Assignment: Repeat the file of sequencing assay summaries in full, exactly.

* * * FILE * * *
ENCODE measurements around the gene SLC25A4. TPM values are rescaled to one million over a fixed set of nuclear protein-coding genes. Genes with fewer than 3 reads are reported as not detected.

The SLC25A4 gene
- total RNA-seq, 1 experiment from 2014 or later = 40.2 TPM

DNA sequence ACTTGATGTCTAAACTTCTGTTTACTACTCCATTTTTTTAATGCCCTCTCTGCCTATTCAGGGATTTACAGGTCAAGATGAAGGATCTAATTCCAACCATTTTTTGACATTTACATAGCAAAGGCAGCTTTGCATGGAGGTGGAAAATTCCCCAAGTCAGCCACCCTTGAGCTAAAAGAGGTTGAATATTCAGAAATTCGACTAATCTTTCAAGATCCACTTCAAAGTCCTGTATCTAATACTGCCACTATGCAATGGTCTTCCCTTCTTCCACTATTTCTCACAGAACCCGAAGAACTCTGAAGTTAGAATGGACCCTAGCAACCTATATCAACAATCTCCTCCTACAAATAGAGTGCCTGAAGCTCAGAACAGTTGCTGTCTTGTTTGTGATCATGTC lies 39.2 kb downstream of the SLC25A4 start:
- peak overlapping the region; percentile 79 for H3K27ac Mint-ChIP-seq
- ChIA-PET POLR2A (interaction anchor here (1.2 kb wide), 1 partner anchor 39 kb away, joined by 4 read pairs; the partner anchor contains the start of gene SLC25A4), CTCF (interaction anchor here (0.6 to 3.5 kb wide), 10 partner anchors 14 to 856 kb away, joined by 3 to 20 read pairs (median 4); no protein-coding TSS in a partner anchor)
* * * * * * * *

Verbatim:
ENCODE measurements around the gene SLC25A4. TPM values are rescaled to one million over a fixed set of nuclear protein-coding genes. Genes with fewer than 3 reads are reported as not detected.

The SLC25A4 gene
- total RNA-seq, 1 experiment from 2014 or later = 40.2 TPM

DNA sequence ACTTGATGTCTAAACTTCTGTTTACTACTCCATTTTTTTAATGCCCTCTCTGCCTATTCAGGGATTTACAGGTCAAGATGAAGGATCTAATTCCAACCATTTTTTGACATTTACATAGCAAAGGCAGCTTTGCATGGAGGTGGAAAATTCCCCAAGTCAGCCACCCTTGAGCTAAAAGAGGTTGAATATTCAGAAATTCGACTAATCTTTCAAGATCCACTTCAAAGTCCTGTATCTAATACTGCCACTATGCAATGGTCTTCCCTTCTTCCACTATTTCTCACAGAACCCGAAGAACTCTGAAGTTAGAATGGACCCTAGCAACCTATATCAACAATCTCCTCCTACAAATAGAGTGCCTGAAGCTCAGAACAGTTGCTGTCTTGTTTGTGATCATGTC lies 39.2 kb downstream of the SLC25A4 start:
- peak overlapping the region; percentile 79 for H3K27ac Mint-ChIP-seq
- ChIA-PET POLR2A (interaction anchor here (1.2 kb wide), 1 partner anchor 39 kb away, joined by 4 read pairs; the partner anchor contains the start of gene SLC25A4), CTCF (interaction anchor here (0.6 to 3.5 kb wide), 10 partner anchors 14 to 856 kb away, joined by 3 to 20 read pairs (median 4); no protein-coding TSS in a partner anchor)